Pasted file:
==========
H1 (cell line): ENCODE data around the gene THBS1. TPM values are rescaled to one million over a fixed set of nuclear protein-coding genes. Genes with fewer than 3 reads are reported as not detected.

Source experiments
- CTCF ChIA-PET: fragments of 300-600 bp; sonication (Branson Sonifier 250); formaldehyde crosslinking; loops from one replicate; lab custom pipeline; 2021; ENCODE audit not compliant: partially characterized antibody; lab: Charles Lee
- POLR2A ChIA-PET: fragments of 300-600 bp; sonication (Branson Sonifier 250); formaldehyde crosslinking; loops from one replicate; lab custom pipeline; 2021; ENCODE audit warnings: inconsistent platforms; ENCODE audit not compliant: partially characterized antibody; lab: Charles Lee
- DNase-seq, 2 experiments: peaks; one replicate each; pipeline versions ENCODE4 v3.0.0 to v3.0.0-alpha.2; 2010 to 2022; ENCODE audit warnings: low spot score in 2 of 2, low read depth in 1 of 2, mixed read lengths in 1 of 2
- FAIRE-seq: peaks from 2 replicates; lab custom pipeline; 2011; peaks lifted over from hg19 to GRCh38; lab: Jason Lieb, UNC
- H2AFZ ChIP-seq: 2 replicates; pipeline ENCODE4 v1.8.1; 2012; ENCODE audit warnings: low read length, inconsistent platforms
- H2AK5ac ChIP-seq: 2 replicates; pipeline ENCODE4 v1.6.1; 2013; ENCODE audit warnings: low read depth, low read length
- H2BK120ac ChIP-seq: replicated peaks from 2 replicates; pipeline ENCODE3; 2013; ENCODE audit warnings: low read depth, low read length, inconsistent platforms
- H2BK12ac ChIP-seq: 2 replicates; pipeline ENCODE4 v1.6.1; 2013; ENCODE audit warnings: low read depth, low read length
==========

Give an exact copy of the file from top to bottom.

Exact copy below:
H1 (cell line): ENCODE data around the gene THBS1. TPM values are rescaled to one million over a fixed set of nuclear protein-coding genes. Genes with fewer than 3 reads are reported as not detected.

Source experiments
- CTCF ChIA-PET: fragments of 300-600 bp; sonication (Branson Sonifier 250); formaldehyde crosslinking; loops from one replicate; lab custom pipeline; 2021; ENCODE audit not compliant: partially characterized antibody; lab: Charles Lee
- POLR2A ChIA-PET: fragments of 300-600 bp; sonication (Branson Sonifier 250); formaldehyde crosslinking; loops from one replicate; lab custom pipeline; 2021; ENCODE audit warnings: inconsistent platforms; ENCODE audit not compliant: partially characterized antibody; lab: Charles Lee
- DNase-seq, 2 experiments: peaks; one replicate each; pipeline versions ENCODE4 v3.0.0 to v3.0.0-alpha.2; 2010 to 2022; ENCODE audit warnings: low spot score in 2 of 2, low read depth in 1 of 2, mixed read lengths in 1 of 2
- FAIRE-seq: peaks from 2 replicates; lab custom pipeline; 2011; peaks lifted over from hg19 to GRCh38; lab: Jason Lieb, UNC
- H2AFZ ChIP-seq: 2 replicates; pipeline ENCODE4 v1.8.1; 2012; ENCODE audit warnings: low read length, inconsistent platforms
- H2AK5ac ChIP-seq: 2 replicates; pipeline ENCODE4 v1.6.1; 2013; ENCODE audit warnings: low read depth, low read length
- H2BK120ac ChIP-seq: replicated peaks from 2 replicates; pipeline ENCODE3; 2013; ENCODE audit warnings: low read depth, low read length, inconsistent platforms
- H2BK12ac ChIP-seq: 2 replicates; pipeline ENCODE4 v1.6.1; 2013; ENCODE audit warnings: low read depth, low read length